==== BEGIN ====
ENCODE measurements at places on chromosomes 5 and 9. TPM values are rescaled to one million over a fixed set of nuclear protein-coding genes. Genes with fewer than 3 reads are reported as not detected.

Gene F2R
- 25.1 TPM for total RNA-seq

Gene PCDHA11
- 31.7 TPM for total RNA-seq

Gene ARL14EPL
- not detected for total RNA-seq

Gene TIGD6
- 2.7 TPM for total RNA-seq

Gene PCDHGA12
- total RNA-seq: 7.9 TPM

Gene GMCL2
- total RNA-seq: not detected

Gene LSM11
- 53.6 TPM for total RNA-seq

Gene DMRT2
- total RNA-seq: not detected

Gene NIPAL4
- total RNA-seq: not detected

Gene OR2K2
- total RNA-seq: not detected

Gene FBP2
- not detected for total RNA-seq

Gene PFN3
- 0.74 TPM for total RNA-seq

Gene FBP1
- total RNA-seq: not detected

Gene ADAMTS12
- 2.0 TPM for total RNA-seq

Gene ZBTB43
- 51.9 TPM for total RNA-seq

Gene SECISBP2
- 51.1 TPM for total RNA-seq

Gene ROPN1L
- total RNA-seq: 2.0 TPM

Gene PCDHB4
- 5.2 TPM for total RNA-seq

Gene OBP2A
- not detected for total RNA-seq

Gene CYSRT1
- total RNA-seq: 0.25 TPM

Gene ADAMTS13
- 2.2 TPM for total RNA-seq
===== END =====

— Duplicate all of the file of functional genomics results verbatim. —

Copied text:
ENCODE measurements at places on chromosomes 5 and 9. TPM values are rescaled to one million over a fixed set of nuclear protein-coding genes. Genes with fewer than 3 reads are reported as not detected.

Gene F2R
- 25.1 TPM for total RNA-seq

Gene PCDHA11
- 31.7 TPM for total RNA-seq

Gene ARL14EPL
- not detected for total RNA-seq

Gene TIGD6
- 2.7 TPM for total RNA-seq

Gene PCDHGA12
- total RNA-seq: 7.9 TPM

Gene GMCL2
- total RNA-seq: not detected

Gene LSM11
- 53.6 TPM for total RNA-seq

Gene DMRT2
- total RNA-seq: not detected

Gene NIPAL4
- total RNA-seq: not detected

Gene OR2K2
- total RNA-seq: not detected

Gene FBP2
- not detected for total RNA-seq

Gene PFN3
- 0.74 TPM for total RNA-seq

Gene FBP1
- total RNA-seq: not detected

Gene ADAMTS12
- 2.0 TPM for total RNA-seq

Gene ZBTB43
- 51.9 TPM for total RNA-seq

Gene SECISBP2
- 51.1 TPM for total RNA-seq

Gene ROPN1L
- total RNA-seq: 2.0 TPM

Gene PCDHB4
- 5.2 TPM for total RNA-seq

Gene OBP2A
- not detected for total RNA-seq

Gene CYSRT1
- total RNA-seq: 0.25 TPM

Gene ADAMTS13
- 2.2 TPM for total RNA-seq